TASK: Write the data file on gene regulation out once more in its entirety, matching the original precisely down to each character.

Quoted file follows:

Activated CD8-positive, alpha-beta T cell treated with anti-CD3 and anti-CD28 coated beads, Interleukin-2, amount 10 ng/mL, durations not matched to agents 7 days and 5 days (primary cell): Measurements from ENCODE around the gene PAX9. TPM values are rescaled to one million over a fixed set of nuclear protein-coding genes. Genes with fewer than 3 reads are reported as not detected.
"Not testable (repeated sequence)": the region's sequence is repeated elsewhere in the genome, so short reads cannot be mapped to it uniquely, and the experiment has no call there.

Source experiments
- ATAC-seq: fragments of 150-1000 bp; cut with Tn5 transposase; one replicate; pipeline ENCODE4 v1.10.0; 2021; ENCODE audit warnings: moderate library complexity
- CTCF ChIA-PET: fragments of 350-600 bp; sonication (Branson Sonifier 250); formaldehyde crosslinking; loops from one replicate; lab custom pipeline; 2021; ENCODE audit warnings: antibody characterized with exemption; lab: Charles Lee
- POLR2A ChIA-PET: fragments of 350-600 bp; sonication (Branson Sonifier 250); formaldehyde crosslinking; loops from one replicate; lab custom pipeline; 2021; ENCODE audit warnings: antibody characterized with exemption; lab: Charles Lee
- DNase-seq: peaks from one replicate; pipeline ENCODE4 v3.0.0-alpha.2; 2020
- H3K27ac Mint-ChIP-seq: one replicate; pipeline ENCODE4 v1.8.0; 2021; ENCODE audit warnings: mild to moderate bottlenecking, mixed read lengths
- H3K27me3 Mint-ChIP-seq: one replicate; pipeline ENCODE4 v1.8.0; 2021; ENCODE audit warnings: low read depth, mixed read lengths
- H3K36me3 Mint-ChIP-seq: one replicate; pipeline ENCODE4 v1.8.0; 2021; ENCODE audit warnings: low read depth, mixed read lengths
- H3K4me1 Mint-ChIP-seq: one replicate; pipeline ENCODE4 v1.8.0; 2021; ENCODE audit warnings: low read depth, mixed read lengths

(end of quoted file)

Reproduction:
Activated CD8-positive, alpha-beta T cell treated with anti-CD3 and anti-CD28 coated beads, Interleukin-2, amount 10 ng/mL, durations not matched to agents 7 days and 5 days (primary cell): Measurements from ENCODE around the gene PAX9. TPM values are rescaled to one million over a fixed set of nuclear protein-coding genes. Genes with fewer than 3 reads are reported as not detected.
"Not testable (repeated sequence)": the region's sequence is repeated elsewhere in the genome, so short reads cannot be mapped to it uniquely, and the experiment has no call there.

Source experiments
- ATAC-seq: fragments of 150-1000 bp; cut with Tn5 transposase; one replicate; pipeline ENCODE4 v1.10.0; 2021; ENCODE audit warnings: moderate library complexity
- CTCF ChIA-PET: fragments of 350-600 bp; sonication (Branson Sonifier 250); formaldehyde crosslinking; loops from one replicate; lab custom pipeline; 2021; ENCODE audit warnings: antibody characterized with exemption; lab: Charles Lee
- POLR2A ChIA-PET: fragments of 350-600 bp; sonication (Branson Sonifier 250); formaldehyde crosslinking; loops from one replicate; lab custom pipeline; 2021; ENCODE audit warnings: antibody characterized with exemption; lab: Charles Lee
- DNase-seq: peaks from one replicate; pipeline ENCODE4 v3.0.0-alpha.2; 2020
- H3K27ac Mint-ChIP-seq: one replicate; pipeline ENCODE4 v1.8.0; 2021; ENCODE audit warnings: mild to moderate bottlenecking, mixed read lengths
- H3K27me3 Mint-ChIP-seq: one replicate; pipeline ENCODE4 v1.8.0; 2021; ENCODE audit warnings: low read depth, mixed read lengths
- H3K36me3 Mint-ChIP-seq: one replicate; pipeline ENCODE4 v1.8.0; 2021; ENCODE audit warnings: low read depth, mixed read lengths
- H3K4me1 Mint-ChIP-seq: one replicate; pipeline ENCODE4 v1.8.0; 2021; ENCODE audit warnings: low read depth, mixed read lengths